Environmental concerns play and increasing role in financial markets, which has led to a surge in sustainable investing. What is the impact of this growing appetite for sustainable investing on stock returns and firms’ behavior?
Marie Brière (Amundi and Université Libre de Bruxelles and newly appointed Chair of the Institute) presented on the results of her recent research during the joint Inquire Europe and Inquire UK autumn seminar in October 2022. The research, which is joint work with Stefano Ramelli (Assistant Professor at University of St Gallen), has also been awarded with the Inquire 2022 prize for the best paper presented at the seminar. For those who were unable to attend the seminar, we have created a summary of Ms. Brière’s presentation:
“In theory green assets are less risky and should thus have lower return in equilibrium, but they can also outperform in upward shifts towards green preferences. The past decade was a period of outperformance of green stocks; and this led for example the BIS to warn of the possibility of a ‘green bubble’. However, with the war in Ukraine, appetite for ESG investing has declined. We see that these preferences can fluctuate and they can have a large impact on stock returns.
Identifying the impact of green preferences is tricky because changes in investors’ preferences are not easily observable, and it is difficult to disentangle changes in preferences (driven by non-fundamental demand shocks), from changes in expectations about firms’ risk exposure and cash flows (fundamental demand). In our paper, we propose a novel way to estimate changes in investors’ non-fundamental preferences for green assets, and to quantify their impact on stock returns.
We analyze the arbitrage activity — the creation and redemption of shares in the ETF primary markets — of Exchange traded funds (ETF) with explicit climate-conscious features. We argue that observable flows in or out ETFs reflect the presence of non-fundamental demand. The intuition is simple. ETFs and their underlying assets (individual stocks) have the same fundamental value, but ETFs are more prone to sentiment than underlying assets, due to their different ownership, more tilted towards retail investors. Given these differences, non-fundamental demand shocks impact an ETF’s price differently from its underlying securities. Violations of the law of one price reveal non-fundamental demand. These mispricings incentivize arbitrageurs to create or redeem ETF shares to correct the mispricing, creating observable ETF flows.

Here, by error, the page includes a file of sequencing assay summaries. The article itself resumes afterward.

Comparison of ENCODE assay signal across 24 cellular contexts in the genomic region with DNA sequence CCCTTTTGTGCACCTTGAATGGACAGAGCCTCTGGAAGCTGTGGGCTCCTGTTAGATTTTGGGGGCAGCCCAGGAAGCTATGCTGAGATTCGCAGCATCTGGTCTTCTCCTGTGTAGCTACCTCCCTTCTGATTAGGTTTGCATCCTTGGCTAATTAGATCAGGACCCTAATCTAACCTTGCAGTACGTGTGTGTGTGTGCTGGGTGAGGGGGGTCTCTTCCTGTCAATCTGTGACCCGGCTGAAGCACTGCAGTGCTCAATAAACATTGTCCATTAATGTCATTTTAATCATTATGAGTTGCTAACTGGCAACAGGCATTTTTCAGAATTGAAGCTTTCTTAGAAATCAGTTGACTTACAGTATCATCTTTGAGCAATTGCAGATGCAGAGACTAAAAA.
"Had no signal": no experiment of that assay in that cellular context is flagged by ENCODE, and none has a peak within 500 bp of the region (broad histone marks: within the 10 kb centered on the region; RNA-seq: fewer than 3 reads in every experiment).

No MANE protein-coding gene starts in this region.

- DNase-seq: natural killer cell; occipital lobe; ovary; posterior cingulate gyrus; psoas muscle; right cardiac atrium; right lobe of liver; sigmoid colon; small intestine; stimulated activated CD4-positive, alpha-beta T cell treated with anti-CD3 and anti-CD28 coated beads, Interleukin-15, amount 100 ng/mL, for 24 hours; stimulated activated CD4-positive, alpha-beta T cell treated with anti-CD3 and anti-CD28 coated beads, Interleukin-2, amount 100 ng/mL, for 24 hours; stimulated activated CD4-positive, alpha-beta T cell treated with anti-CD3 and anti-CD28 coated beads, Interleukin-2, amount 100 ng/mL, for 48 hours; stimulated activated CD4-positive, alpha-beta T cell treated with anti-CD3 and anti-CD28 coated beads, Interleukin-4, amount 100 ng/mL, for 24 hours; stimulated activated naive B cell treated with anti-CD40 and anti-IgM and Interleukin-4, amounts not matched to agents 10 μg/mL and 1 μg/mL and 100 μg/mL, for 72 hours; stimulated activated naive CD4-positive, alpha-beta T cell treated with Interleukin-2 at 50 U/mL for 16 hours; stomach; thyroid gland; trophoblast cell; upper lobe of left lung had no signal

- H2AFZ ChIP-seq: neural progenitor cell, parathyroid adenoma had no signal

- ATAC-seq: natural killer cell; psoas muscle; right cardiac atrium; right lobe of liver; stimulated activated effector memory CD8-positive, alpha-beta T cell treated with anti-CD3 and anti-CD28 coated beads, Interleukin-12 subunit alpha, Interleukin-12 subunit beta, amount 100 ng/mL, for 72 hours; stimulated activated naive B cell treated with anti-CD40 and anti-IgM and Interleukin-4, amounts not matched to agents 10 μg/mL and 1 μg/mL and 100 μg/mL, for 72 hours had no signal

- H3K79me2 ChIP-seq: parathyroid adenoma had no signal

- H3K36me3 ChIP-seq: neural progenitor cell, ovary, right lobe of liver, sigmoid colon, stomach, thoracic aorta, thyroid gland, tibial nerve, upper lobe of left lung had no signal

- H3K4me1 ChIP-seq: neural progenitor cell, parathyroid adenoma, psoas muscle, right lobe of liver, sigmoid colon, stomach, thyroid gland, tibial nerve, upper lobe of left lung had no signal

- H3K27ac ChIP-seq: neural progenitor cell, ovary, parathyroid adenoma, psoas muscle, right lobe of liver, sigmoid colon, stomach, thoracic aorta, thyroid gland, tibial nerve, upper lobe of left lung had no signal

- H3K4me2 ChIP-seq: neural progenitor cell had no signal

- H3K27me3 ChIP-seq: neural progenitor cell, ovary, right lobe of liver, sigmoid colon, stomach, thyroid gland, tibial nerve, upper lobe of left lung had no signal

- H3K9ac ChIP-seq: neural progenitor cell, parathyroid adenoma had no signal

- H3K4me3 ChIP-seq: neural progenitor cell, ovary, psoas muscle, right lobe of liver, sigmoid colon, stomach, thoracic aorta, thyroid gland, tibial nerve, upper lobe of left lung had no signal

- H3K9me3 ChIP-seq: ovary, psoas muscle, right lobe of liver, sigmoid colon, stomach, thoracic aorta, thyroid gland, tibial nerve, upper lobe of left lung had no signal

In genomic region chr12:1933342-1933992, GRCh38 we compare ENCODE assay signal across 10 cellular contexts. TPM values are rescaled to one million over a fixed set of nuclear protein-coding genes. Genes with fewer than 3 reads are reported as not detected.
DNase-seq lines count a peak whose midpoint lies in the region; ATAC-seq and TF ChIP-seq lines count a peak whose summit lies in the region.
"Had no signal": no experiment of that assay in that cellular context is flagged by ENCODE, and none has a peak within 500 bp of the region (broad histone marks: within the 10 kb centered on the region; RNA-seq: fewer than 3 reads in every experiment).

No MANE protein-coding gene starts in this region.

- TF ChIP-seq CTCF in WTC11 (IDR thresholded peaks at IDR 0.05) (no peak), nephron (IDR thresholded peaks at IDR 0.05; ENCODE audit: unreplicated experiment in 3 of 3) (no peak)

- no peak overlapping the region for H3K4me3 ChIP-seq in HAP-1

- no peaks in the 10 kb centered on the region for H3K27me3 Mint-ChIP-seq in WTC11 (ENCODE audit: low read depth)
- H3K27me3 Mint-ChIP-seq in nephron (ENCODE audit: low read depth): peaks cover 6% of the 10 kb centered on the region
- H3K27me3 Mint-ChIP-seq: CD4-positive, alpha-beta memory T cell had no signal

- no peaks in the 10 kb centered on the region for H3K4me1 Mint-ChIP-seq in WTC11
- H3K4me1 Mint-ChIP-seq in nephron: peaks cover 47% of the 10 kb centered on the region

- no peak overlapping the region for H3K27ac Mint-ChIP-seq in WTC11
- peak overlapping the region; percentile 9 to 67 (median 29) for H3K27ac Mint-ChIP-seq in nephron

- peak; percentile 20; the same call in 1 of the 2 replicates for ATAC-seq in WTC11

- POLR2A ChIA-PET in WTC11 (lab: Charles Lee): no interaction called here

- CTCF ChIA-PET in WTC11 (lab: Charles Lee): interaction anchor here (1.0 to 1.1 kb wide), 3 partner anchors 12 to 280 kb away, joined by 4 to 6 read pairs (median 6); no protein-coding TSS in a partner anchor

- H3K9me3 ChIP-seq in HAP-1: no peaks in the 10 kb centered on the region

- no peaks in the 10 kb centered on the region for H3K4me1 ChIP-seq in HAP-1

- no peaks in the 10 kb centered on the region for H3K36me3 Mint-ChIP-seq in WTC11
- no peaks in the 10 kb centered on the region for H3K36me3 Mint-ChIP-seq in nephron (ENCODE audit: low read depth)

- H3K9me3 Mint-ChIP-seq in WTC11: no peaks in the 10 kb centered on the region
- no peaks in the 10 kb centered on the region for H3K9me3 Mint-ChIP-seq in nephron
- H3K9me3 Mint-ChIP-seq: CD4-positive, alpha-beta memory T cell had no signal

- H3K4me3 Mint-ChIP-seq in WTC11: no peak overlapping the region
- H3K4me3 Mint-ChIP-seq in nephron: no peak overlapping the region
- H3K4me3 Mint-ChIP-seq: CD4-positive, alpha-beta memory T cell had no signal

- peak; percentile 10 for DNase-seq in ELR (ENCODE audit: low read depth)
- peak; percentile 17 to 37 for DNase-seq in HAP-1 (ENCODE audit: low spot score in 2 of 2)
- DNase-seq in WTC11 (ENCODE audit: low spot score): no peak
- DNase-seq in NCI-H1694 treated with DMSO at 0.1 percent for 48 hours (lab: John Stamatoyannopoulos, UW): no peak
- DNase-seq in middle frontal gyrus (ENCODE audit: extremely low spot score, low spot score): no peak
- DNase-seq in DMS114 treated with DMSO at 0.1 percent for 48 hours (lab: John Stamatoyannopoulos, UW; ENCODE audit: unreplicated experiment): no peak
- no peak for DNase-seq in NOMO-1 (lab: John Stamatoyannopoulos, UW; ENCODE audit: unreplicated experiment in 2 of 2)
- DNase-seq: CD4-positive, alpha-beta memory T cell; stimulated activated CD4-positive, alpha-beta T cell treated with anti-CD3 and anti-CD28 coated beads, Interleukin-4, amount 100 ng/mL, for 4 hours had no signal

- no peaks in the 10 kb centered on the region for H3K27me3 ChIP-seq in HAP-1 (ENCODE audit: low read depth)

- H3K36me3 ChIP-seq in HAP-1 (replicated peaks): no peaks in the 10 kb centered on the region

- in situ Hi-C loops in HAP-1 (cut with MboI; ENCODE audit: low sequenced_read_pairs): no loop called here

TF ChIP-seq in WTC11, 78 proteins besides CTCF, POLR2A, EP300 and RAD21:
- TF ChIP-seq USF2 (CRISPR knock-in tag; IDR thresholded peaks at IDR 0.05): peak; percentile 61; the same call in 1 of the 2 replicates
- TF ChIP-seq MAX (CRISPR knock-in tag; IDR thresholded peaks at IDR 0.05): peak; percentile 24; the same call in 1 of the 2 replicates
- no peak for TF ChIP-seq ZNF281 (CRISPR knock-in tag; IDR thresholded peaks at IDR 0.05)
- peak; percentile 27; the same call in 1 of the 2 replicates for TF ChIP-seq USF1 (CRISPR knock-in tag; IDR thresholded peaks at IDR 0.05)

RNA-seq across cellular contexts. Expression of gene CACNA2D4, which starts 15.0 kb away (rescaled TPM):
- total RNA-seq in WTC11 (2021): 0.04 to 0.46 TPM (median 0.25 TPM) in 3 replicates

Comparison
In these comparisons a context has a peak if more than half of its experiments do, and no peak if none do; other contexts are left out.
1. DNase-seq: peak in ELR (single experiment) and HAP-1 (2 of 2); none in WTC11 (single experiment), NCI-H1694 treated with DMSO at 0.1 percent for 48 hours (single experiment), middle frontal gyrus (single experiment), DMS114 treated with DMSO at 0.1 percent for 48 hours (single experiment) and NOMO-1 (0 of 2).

We use the estimated abnormal flows into green ETFs to build a Green Sentiment Index, measuring the changes in investor non-fundamental appetite for climate responsibility.
Fig1: Evolution of the Green Sentiment index
We show that over the last 10 years, a one-standard-deviation higher green sentiment was associated with an out-performance of green firms of approximately 60 basis points over a six-month horizon.
Fig2: Effect of a one-standard-deviation higher Green Sentiment in t=0
Importantly, the effect of green sentiment is independent from, and additional to the effect of climate fundamental information, as proxied by negative news related to climate change. Both factors, fundamental and non-fundamental demand for green assets, impact stock prices, although through different channels.
A key result of our study and a fundamental difference between “green” and “traditional” sentiment in financial markets is that green sentiment has – at least over the sample period covered — a long-lasting impact on returns and a real impact on firms’ decisions. A one-standard-deviation higher green sentiment is associated with a 5% relative increase in capex investment for green firms.
We also looked at the heterogeneity across ratings, or a firms’ access to capital and equity dependence proxied by their rating. We find that the green sentiment on capital investments is concentrated on firms with low or medium credit ratings. The impact of green sentiment on cash holdings is also larger for firms with low credit ratings. It looks like green sentiment has a greater impact on firms which are financially constrained.
Changes in investor sentiment for green assets have the power to shift investments from “brown” to “green” companies, which affects the cost of capital of green firms and, in turn, affects their capital investment decisions, in a potentially virtuous circle.
Brière M. and S. Ramelli, “Green Sentiment, Stock Returns, and Corporate Behavior”, SSRN Working Paper N°3850923, 2021. https://papers.ssrn.com/sol3/papers.cfm?abstract_id=3850923